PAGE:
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Cablegate: Splm Frustration Grows Over Demarcating Sudan's North-South

VZCZCXRO4273
OO RUEHROV RUEHTRO
DE RUEHKH #1344/01 2471253
ZNR UUUUU ZZH
O 031253Z SEP 08
FM AMEMBASSY KHARTOUM
TO RUEHC/SECSTATE WASHDC IMMEDIATE 1803
INFO RUCNIAD/IGAD COLLECTIVE
RUEHGG/UN SECURITY COUNCIL COLLECTIVE
RHMFISS/CJTF HOA

UNCLAS SECTION 01 OF 03 KHARTOUM 001344

DEPT FOR AF A/S FRAZER, SE WILLIAMSON, AF/SPG
NSC FOR PITTMAN AND HUDSON
DEPT PLS PASS USAID FOR AFR/SUDAN
ADDIS ABABA ALSO FOR USAU

SENSITIVE
SIPDIS

E.O. 12958: N/A
TAGS: PREL PINS PGOV KDEM MARR ASEC UN AU SU
SUBJECT: SPLM FRUSTRATION GROWS OVER DEMARCATING SUDAN'S NORTH-SOUTH
BORDER

REF: KHARTOUM 1310

1. (SBU) SUMMARY: President Bashir's August 27 public comments have
put the North-South border demarcation issue at the center of the
latest SPLM/NCP political impasse. Senior SPLM officials involved
in the NCP/SPLM Executive-Committee talks are concerned that border
demarcation could spark unintentional localized violence, pulling
SAF and SPLA into conflict with civilians across the nine-state
region. With the NCP on the electoral offensive, the GoSS cabinet
in Juba is divided over the issue - but is nonetheless keenly aware
of previous mis-steps taken by the SPLM during the similarly
politically-fraught national census. Determined not to be held
captive by Khartoum's bureaucratic defiance of CPA-determined
funding timelines for the Ad Hoc Technical Border Commission, the
SPLM established a shadow "political committee" on border
demarcation to carefully monitor Southern technical representatives'
interaction with their NCP counterparts. END SUMMARY.

--------------------------------------------- -------
BASHIR SACRIFICES COOPERATION TO POLITICAL ADVANTAGE
--------------------------------------------- -------

2. (SBU) President Bashir's public declaration in Juba August 27
that the demarcation of the 1956 North/South border "will be a
painful experience for Northerners and Southerners alike" (ref. A)
broke with an agreed NCP/SPLM strategy to resolve the issue quietly.
It also put the future of the 1956 border squarely within the
hardening SPLM/NCP stalemate over CPA provisions linked to the 2009
elections. GoSS Internal Affairs Minister Paul Mayom told ConGen
Juba PolOff August 30 that Bashir's remarks surprised the SPLM and
"were ill-considered." Mayom fears they could undermine continued
GoSS efforts to disarm the South's civilian population and heighten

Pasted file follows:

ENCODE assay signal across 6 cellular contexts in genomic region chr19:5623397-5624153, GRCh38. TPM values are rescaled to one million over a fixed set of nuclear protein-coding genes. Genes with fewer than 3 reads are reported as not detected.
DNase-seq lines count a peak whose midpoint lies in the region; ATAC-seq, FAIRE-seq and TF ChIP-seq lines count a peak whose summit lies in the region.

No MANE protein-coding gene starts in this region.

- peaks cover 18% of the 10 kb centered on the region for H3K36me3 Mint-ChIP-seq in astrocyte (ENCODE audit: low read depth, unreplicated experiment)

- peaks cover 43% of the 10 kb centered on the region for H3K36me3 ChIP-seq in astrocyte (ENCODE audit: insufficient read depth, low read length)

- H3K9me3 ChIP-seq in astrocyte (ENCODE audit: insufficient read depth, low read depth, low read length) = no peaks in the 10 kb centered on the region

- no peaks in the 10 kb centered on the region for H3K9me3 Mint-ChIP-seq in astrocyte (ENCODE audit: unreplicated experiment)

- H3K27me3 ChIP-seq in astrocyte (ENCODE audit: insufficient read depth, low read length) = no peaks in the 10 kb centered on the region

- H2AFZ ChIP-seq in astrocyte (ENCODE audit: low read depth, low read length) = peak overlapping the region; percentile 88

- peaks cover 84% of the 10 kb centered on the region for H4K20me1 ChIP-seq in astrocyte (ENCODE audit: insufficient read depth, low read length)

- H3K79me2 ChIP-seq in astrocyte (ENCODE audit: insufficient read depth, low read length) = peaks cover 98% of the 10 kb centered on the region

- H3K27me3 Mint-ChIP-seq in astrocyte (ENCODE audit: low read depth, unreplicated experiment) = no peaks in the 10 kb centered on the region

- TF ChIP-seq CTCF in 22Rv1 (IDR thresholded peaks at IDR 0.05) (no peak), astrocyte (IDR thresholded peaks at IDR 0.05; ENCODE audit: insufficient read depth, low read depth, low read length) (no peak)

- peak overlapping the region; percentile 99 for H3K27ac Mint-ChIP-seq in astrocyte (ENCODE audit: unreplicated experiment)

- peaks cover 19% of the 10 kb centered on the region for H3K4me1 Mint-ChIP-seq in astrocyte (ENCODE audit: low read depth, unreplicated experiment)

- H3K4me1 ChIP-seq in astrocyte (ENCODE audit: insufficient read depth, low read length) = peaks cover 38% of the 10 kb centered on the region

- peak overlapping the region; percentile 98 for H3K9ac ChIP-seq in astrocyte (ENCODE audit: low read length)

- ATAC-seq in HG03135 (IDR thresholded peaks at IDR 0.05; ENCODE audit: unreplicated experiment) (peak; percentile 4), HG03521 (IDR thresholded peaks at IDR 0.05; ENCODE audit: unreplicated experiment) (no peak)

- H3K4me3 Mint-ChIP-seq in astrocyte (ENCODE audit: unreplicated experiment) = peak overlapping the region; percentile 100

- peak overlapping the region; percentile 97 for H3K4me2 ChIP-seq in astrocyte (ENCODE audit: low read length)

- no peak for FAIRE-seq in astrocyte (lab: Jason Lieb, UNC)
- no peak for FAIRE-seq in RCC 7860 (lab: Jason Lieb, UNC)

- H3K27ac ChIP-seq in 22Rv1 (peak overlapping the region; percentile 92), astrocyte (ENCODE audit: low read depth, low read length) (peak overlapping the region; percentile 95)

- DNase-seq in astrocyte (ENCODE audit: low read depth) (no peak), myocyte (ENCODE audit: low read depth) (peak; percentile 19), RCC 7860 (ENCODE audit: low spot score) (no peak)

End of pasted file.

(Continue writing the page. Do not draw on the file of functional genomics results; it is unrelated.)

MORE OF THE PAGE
tensions between poorly controlled and heavily armed frontline SAF
and SPLA units. According to Mayom, during February's Executive
Committee talks, the parties had jointly decided to target a public
sensitization campaign at local communities along the border before
finalizing the border. Until then, "mutually disturbing
geographical discoveries" were to remain under wraps.

3. (SBU) Minister for Legal Affairs and Constitutional Development
Michael Makuei told ConGen PolOff in February that both the NCP and
SPLM had agreed on the need to "determine a way forward" on
North/South border demarcation before publicizing the decision.
Khartoum and Juba agreed to informally suspend political
deliberations over border demarcation prior to the national census
and to delay a planned "pegging of the border" beyond its April 2008
target date. (NOTE: The Ad Hoc Technical Border Commission, as part
of its functional duties, was to have marked the borderline with
stakes to generate community-level discussion - a plan cancelled
during the joint NCP/SPLM Executive Committee talks held during that
same period. END NOTE.) The Commission's technical work would
continue, although woefully under-funded by the GNU.

4. (SBU) Not only did Bashir's August 27 public comments on the
long-delayed demarcation undermine this understanding, but also his
allegations of Southern-induced delays within the Ad Hoc Technical
Border Commission smacked of NCP political spin, in the view of the
SPLM. GoSS Vice President Riek Machar told Consul General August 29
that he and others took issue with Bashir's characterization. "We
replaced our member," the testy Machar noted flatly, "because he
died. And yet our brother neglected to mention that fact." Machar
contends that elections will move forward even if the border remains
unresolved, emphasizing that "we will not hold elections hostage for
anything, because we strive to erect a new system in Sudan."

5. (SBU) Unless the yet-to-be-formed National Elections Commission
(NEC) determines that Sudan's existing 270 electoral constituencies
remain in place during the 2009 elections, few Sudanese politicians